very carefully when approaching the FiT scheme that is currently
in place and not hold an early review for the scheme, as it has
5.4 To date, the political risk around FITs stems
from Treasury concerns around the level of costs passed through
to consumers and the impact on their ability to pay tax rather
than recognising the large scale upfront investment that provides
an instant fillip to the national economy and the various tax
takes it then benefits from in future years.
5.5 RECOMMENDATION: The Government has yet to
clarify how the costs of a new Contract for Difference, if introduced
as intended in 2013-14, would be viewed by the Treasury. We believe
it should move to do so at the earliest opportunity, The recent
uncertainty around the current FiT scheme originated from that
Department's decision to place a cost constraint on the scheme
for the first time despite the fact that the ROC system has worked
well for years with no constraint on it The Government has not
clarified whether the Contract for Difference would have a similar
constraint placed on it and, if it did, how those costs would
be accounted for. Introducing a new cost constraint after launching
the scheme would severely undermine the Government's investment
agenda and wider EMR programme.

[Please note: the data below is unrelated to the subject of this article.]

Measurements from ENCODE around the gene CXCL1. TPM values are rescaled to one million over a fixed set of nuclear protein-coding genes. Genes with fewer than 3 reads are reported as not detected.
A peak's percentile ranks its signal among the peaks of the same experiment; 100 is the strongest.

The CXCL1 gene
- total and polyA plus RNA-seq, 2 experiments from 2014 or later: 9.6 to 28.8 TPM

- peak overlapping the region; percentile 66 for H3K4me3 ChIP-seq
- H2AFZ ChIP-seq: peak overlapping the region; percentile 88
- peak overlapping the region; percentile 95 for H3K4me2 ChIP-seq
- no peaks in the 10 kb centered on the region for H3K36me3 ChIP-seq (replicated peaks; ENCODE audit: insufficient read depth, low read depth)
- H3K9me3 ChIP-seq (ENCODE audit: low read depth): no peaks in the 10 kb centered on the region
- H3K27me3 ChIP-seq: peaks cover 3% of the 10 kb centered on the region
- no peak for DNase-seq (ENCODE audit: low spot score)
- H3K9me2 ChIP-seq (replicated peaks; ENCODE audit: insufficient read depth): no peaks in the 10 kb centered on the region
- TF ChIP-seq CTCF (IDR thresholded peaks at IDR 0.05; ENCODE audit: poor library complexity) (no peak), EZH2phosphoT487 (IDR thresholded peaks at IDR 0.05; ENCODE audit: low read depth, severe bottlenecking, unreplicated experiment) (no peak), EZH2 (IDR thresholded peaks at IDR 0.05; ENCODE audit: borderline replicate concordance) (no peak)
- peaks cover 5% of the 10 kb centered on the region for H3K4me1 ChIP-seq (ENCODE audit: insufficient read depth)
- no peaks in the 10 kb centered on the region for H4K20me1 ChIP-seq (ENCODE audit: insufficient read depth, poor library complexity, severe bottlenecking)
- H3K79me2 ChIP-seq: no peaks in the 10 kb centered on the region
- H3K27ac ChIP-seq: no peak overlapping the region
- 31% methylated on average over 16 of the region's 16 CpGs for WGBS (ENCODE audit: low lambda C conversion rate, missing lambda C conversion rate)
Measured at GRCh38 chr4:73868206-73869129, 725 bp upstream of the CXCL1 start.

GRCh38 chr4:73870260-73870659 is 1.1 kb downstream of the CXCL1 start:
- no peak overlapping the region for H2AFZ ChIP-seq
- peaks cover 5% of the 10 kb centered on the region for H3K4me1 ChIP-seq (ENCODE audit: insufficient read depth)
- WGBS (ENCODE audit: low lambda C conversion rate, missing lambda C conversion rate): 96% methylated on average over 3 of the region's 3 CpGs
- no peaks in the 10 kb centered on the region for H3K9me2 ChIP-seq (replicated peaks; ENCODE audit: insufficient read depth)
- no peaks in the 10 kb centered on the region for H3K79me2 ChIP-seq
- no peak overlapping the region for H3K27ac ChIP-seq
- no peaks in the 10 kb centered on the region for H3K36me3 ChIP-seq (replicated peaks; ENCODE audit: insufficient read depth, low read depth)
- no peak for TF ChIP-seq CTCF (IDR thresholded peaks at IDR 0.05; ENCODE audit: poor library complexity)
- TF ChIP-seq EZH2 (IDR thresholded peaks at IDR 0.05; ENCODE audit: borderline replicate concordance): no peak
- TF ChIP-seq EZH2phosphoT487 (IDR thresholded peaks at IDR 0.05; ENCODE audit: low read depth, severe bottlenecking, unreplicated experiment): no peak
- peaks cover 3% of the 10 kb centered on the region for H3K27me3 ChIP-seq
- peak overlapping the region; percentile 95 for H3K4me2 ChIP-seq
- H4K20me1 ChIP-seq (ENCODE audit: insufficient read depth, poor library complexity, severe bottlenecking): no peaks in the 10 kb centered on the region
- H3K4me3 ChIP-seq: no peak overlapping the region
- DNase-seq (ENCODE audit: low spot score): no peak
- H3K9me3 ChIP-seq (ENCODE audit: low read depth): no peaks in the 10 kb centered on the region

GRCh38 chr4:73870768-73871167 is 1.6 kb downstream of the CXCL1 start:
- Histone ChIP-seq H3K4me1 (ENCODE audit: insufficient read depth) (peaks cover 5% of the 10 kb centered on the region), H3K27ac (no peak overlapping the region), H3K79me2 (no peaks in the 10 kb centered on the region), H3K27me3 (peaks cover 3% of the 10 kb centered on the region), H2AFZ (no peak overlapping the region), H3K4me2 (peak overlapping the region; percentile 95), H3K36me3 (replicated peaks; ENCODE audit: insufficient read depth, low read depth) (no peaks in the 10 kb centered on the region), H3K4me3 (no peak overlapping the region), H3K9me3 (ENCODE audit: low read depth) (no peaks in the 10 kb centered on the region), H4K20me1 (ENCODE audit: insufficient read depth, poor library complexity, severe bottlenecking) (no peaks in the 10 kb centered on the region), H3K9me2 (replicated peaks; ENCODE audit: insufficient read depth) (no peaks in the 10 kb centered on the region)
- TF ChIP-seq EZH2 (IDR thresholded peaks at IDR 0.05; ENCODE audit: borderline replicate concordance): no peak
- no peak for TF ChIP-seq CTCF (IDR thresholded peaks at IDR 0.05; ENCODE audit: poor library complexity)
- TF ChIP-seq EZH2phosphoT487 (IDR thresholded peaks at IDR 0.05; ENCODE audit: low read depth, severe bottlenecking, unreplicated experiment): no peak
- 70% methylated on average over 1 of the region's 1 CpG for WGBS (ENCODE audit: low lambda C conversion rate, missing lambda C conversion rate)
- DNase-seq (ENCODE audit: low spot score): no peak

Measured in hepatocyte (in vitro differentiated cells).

6. Will the Government's
proposed package of carbon price floor, EPS, FITs and capacity
mechanism provide sufficient transformation to achieve goals on
climate change, security of supply and affordability?
6.1 Low Carbon will restrict its comments to
the role of capacity mechanism in this section of its response.
6.2 Within the context of capacity payments,
the Electricity Market Reform project proposes the use of "negawatts"
to help improve energy efficiency through demand side management.
The cheapest renewable energy by far is energy efficiency at a
cost of £60,000-£300,000 per permanent MW removed. This
can take the form of lighting management control, building management
control, motor replacement, waste heat recovery and the like.
It is simple to baseline and report against ongoing performance.
Performance will need to be monitored annually and metered just
like the production of power. It is important that energy efficiency
gets a weighting via the Electricity Market Reform. This will
enable investors to unlock the impediment to the deployment of
energy efficiency initiatives which is the low priority energy
costs have in any corporate organisation.
6.3 The investment community is able to remove
this obstacle by the creation of infrastructure financial products.
Energy Efficiency Infrastructure Funds can own capital items that
reduce energy use and can take the benefits from a negawatts payment
and from electricity savings to deliver their 12% IRR hurdle rate.
Low Carbon is able to offer the Committee examples of potential
6.4 RECOMMENDATION: We believe the above use